Archive for February, 2016

Hanging In a Bad Place???

Posted: February 15, 2016 in World On The Edge
Photo by Freebies, MorgeFile.com, 2016

Photo by Freebies, MorgeFile.com, 2016

Family messed up?
Finding fault with everyone?
Lying to cover up a habit?
Denying a former belief in God because it’s too hard to follow His rules?
Insisting on My Way or the Highway?
Thinking of cheating on your spouse?
Presently cheating on your spouse?
Feeling too guilty to smile at your children?
Ignoring those you ought to love?
Abusing those you ought to love?
Making addiction your God?
Slapping the helping hand of one who loves you?
Stealing?
Unable to control your anger?
Envious?
Greedy?

UNHAPPY WITH THE BAD PLACE YOU’RE IN?
WANT TO MOVE ON?

God is always calling to no matter what place we are in. He loves us. He calls us to come to Him. All we have to do is Stop, Look, Ask, and Listen.

Stop our behavior even for a short time.
Look around for a person of Faith, someone we admire who is not in the same bad place that we are.
Ask them questions–deep questions about their faith as it affects their behavior.
Listen openly to their answers.

Sin is a dark, unhappy prison. But freedom from sin is joy. And ours for the asking.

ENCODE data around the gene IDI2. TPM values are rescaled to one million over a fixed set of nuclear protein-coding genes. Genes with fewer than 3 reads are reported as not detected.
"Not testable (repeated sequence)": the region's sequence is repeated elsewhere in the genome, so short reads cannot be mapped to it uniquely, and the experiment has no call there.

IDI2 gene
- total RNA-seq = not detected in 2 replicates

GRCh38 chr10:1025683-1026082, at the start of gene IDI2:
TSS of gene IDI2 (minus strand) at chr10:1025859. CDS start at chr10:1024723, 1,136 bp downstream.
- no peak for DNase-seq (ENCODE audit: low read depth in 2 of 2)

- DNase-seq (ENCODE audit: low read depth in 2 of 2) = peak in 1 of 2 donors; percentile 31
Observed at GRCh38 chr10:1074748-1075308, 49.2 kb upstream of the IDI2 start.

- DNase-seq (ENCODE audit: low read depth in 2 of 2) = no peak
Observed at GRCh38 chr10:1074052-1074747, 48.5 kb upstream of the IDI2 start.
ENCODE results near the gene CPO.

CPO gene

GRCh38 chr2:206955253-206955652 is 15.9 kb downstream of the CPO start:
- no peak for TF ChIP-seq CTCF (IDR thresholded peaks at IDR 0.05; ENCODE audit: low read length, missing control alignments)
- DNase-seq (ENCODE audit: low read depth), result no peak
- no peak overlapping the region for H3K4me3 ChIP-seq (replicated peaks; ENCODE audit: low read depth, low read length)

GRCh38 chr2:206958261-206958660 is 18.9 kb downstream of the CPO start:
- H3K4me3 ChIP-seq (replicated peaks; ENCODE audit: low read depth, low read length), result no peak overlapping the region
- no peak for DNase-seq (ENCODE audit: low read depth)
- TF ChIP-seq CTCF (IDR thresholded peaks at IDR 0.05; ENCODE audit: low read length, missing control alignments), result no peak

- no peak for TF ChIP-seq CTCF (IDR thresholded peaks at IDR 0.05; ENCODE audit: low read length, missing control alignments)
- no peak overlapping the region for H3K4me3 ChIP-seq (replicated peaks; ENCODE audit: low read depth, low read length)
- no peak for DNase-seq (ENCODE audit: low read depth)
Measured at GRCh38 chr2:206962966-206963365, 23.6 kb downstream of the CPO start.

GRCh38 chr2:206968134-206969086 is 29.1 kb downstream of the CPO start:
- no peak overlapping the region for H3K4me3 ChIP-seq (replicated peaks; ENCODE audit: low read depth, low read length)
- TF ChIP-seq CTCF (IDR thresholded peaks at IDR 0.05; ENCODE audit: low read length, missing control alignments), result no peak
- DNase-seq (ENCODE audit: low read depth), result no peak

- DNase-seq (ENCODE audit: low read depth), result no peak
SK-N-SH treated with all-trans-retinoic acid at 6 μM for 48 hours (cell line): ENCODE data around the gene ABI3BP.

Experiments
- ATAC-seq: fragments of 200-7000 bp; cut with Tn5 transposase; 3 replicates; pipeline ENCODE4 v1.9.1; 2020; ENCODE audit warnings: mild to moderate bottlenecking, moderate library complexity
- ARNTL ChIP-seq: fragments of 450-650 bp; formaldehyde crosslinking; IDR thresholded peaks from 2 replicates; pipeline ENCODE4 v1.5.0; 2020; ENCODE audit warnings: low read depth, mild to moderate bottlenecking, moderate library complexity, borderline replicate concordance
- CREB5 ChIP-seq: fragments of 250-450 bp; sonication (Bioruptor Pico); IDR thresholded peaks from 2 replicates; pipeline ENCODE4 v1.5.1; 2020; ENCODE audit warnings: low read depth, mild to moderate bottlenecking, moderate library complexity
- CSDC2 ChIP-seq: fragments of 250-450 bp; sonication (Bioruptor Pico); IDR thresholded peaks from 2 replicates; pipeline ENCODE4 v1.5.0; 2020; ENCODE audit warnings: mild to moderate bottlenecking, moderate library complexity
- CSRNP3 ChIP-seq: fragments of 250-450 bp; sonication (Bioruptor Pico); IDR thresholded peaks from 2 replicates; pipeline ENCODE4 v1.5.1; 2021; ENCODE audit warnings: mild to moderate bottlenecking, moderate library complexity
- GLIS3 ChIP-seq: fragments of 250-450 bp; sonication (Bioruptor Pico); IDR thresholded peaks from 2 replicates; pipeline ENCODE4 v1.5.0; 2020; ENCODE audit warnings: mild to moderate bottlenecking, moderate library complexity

Am I Merciful???

Posted: February 12, 2016 in World On The Edge
Photo by KellyP42, 2014, MorgueFile.com

Photo by KellyP42, 2014, MorgueFile.com

Am I merciful?…Not always. Sometimes I turn my back and make judgments that are petty. There are times I express opinions that are hurtful because I haven’t considered the other person. There are times when evil is done to me and I won’t forgive it.

As an author, I am more merciful than I am as a person. When I write about a character, even an evil and unlikeable character, I show much more mercy than I do to real life human beings. In this Year of Mercy, I can change this. Especially during Lent I can change this. I can change from being dry and brittle and instead parody the God I believe in.